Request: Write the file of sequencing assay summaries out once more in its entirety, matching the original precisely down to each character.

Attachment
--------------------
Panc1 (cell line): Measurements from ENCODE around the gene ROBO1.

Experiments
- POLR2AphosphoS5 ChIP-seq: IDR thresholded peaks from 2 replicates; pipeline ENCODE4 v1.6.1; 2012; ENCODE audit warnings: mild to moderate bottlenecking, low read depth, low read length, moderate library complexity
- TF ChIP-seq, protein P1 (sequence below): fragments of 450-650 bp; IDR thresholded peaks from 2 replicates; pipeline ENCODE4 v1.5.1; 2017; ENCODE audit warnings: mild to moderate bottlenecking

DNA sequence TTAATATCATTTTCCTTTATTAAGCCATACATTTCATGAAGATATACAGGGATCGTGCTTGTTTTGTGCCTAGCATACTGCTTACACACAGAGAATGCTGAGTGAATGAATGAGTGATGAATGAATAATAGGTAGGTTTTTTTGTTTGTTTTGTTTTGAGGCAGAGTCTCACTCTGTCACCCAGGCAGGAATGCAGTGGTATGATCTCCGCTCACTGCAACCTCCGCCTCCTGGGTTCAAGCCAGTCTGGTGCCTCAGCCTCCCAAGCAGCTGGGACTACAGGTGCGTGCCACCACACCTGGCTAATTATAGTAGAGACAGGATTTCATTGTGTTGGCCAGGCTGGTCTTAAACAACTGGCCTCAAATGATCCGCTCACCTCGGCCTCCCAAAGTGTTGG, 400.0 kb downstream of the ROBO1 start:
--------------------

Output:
Panc1 (cell line): Measurements from ENCODE around the gene ROBO1.

Experiments
- POLR2AphosphoS5 ChIP-seq: IDR thresholded peaks from 2 replicates; pipeline ENCODE4 v1.6.1; 2012; ENCODE audit warnings: mild to moderate bottlenecking, low read depth, low read length, moderate library complexity
- TF ChIP-seq, protein P1 (sequence below): fragments of 450-650 bp; IDR thresholded peaks from 2 replicates; pipeline ENCODE4 v1.5.1; 2017; ENCODE audit warnings: mild to moderate bottlenecking

DNA sequence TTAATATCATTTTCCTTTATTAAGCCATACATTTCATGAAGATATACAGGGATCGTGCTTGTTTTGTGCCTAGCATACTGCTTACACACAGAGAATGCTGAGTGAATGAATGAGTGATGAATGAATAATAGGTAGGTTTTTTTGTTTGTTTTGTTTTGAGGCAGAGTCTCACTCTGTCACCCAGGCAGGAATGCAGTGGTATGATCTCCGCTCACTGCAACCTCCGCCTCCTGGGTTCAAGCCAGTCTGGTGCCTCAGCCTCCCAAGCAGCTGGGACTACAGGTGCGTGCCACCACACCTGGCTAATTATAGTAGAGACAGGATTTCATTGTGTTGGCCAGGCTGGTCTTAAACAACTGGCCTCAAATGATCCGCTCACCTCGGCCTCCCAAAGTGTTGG, 400.0 kb downstream of the ROBO1 start: